Tuesday, 17 March 2009

Hallowed be thy name

God always takes the initiative in our relationship with him: love of him is a gift.  So this love, which is the Holy Spirit, is not a hope but a truth.  Prayer and worship does nothing for God.  It is in part our acknowledgment of who he is and who we are – the one who loves and we who are loved. 

Thus, all religious practice is for our benefit, a divine gift to bring us closer to the source of all life and goodness, to nourish the gift of a relationship with God.

Prayer is a growing in love with the one who first loved us.  And because this first love is creative, our growth in the relationship helps us become more truly ourselves, more truly who we are.

The gift of the Mass is the source and summit of our Christian lives.  In such worship the redemption of the world through Jesus’s Death and Resurrection is made present to us and we are nourished in our journey towards God.


Anonymous said...

Didn't Jesus come to set us free from all the rituals and legalism of the Old Testament? Jesus fought with the 'religious' people of his day so that we could worship God in spirit and in truth - in other words we could find God everywhere, in a river as much as in a church building...


Almighty Answers said...

Jesus saves us as a community. God’s salvation begins by choosing a people, the descendants of Abraham (Gen. 12), whom he saves from slavery (Ex. 3-15). Being part of this ‘people of God’ saved from sin, is made possible and opened to all races through the redemption in Christ found in the Church, which is his Body: the people he established. ‘But you are a chosen race, a royal priesthood, a holy nation, God's own people’ (1 Pet. 2.9). So we gather together, in community, to worship God in spirit and in truth. ‘For where two or three are gathered in my name, there am I in the midst of them’ said Jesus (Mt 18.20).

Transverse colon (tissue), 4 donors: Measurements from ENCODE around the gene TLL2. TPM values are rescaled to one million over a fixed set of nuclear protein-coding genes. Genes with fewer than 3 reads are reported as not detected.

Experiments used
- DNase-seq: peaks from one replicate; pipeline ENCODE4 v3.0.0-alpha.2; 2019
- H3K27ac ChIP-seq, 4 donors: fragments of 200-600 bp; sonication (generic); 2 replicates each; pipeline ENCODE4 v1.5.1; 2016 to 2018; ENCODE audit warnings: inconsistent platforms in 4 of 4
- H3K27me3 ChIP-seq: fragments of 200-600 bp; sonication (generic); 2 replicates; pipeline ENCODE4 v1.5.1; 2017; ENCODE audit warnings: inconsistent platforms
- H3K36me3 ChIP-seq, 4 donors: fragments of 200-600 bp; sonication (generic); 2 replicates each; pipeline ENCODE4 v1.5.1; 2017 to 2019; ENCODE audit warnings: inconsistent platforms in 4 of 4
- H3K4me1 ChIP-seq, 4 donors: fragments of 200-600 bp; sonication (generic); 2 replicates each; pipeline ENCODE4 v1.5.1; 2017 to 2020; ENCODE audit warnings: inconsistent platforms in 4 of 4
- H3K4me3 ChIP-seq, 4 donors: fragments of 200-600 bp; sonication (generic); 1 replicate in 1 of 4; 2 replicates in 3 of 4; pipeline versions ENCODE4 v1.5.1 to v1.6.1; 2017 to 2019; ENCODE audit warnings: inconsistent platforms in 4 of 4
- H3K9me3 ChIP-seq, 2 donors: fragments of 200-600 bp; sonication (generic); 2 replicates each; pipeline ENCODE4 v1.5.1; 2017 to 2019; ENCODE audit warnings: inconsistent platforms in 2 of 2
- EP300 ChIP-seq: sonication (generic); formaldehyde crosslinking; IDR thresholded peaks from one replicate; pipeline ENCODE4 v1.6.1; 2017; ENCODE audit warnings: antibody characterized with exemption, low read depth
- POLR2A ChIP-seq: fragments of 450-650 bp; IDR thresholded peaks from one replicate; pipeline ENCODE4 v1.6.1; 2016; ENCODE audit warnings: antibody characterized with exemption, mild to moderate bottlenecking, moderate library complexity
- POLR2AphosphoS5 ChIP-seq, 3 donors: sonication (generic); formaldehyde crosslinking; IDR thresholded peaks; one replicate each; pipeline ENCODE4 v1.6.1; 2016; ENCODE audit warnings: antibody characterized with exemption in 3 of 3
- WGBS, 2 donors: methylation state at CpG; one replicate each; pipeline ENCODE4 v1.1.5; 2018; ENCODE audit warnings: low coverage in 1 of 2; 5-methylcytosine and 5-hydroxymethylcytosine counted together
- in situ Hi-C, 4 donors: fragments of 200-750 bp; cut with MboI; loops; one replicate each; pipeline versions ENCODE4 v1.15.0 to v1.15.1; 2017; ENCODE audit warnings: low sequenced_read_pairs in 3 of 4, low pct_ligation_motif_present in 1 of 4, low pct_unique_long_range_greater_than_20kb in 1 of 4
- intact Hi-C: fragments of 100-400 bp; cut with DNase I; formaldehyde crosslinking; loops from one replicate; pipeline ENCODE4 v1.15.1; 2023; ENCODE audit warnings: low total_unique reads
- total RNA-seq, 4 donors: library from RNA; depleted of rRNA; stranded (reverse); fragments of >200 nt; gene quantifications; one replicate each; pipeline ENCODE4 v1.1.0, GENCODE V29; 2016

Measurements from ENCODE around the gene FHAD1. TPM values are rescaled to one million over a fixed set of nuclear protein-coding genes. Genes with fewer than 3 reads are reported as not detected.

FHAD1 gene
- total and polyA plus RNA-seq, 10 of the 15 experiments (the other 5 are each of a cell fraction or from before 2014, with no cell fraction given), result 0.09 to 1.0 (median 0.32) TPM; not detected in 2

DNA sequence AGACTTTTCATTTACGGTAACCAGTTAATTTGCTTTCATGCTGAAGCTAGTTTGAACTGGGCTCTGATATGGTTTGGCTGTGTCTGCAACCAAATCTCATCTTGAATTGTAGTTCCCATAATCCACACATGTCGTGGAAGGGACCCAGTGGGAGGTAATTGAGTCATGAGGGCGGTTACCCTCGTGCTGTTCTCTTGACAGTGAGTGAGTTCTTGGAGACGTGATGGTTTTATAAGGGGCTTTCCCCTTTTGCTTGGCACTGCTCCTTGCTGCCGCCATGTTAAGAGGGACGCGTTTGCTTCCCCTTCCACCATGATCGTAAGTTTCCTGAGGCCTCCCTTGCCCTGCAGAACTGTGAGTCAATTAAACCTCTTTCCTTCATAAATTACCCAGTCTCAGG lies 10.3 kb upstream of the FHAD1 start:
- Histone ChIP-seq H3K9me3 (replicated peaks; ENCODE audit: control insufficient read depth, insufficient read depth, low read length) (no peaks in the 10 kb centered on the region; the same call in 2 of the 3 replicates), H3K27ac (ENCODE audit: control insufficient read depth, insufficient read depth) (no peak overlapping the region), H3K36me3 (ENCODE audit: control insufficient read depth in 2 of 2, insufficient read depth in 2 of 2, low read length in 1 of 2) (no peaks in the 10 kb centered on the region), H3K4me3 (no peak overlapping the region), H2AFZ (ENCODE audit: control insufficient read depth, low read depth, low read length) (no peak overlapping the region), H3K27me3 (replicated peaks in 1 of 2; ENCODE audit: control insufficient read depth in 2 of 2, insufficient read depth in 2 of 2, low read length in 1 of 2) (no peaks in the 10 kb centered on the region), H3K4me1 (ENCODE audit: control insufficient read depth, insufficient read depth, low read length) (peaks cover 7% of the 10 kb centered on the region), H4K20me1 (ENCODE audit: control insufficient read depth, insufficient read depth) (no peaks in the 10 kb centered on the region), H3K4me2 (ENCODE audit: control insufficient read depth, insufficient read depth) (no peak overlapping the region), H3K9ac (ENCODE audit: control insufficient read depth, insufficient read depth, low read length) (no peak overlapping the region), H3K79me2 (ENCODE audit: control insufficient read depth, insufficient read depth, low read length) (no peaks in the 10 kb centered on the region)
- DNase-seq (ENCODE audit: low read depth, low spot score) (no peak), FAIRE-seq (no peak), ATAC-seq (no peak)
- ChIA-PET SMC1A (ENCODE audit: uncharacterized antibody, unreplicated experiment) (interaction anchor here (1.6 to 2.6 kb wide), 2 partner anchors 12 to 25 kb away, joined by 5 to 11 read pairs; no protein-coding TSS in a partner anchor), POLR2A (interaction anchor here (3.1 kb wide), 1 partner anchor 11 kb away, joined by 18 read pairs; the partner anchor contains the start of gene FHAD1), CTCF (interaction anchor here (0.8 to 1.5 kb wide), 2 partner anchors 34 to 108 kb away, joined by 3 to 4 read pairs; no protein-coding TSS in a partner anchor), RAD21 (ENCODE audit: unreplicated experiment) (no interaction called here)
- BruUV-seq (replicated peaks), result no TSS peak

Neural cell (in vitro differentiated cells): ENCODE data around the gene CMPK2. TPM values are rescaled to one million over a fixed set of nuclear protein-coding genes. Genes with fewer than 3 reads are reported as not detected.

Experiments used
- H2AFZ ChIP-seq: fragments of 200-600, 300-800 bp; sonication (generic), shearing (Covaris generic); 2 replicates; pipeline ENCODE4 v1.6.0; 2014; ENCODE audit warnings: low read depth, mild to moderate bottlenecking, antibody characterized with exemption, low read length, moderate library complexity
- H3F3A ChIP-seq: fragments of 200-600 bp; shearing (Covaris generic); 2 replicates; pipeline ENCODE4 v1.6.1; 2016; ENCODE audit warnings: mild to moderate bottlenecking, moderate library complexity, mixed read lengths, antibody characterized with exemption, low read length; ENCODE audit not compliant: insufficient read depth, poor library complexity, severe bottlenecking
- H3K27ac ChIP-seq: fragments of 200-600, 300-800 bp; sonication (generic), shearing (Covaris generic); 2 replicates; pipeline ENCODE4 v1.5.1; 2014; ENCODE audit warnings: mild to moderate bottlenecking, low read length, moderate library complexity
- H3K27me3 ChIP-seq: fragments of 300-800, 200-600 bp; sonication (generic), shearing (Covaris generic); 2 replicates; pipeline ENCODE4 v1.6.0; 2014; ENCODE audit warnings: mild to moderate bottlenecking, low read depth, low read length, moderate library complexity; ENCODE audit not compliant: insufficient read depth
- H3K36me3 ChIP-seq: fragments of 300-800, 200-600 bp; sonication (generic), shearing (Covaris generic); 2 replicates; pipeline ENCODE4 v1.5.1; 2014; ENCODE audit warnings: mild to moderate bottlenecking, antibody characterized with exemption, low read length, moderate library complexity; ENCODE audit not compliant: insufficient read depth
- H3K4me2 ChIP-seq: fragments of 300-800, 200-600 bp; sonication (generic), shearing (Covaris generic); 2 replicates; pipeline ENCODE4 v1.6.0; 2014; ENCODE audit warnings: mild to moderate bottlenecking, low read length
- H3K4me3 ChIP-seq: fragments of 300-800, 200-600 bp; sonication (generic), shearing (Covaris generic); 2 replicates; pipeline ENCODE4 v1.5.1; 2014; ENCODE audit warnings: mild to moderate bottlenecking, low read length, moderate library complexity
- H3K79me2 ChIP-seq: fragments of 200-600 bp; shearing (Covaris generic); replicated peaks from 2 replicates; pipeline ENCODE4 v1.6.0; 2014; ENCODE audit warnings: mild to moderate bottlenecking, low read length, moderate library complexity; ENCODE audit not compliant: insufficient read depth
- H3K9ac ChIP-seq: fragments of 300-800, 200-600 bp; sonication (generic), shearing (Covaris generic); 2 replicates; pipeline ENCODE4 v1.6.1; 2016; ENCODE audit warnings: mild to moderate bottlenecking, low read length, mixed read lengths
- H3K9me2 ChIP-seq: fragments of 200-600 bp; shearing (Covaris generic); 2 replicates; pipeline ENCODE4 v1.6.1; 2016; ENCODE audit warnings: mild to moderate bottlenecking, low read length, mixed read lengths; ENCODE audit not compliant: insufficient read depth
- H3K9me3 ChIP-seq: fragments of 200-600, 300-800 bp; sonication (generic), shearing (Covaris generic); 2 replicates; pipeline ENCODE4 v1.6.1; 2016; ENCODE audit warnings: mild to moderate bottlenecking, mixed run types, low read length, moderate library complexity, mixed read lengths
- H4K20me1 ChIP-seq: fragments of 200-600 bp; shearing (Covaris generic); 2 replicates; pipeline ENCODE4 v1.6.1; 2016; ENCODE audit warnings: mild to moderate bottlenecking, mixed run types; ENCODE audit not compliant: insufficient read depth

What is more, it is God who gives us everything: all of creation and our life; his love and grace and even the rituals to nourish this relationship with him are given. So, the sacraments of the church, celebrated when we are gathered together, are the God-given means for establishing and nourishing both his love for us and our ability to love him. And we love him as part of a family, a community. ‘For in Christ Jesus you are all sons of God, through faith’ (Gal. 3.26).

Of course we can find God everywhere, but God invites us to his home, the Church and to be his family as sons of the Father and receive his love.